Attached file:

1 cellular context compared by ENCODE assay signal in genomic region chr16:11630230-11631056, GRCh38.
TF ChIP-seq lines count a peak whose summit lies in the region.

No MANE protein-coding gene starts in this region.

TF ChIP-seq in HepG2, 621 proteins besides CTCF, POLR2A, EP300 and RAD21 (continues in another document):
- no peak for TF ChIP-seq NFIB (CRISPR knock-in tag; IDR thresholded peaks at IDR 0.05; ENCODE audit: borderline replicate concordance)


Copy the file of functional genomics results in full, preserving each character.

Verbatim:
1 cellular context compared by ENCODE assay signal in genomic region chr16:11630230-11631056, GRCh38.
TF ChIP-seq lines count a peak whose summit lies in the region.

No MANE protein-coding gene starts in this region.

TF ChIP-seq in HepG2, 621 proteins besides CTCF, POLR2A, EP300 and RAD21 (continues in another document):
- no peak for TF ChIP-seq NFIB (CRISPR knock-in tag; IDR thresholded peaks at IDR 0.05; ENCODE audit: borderline replicate concordance)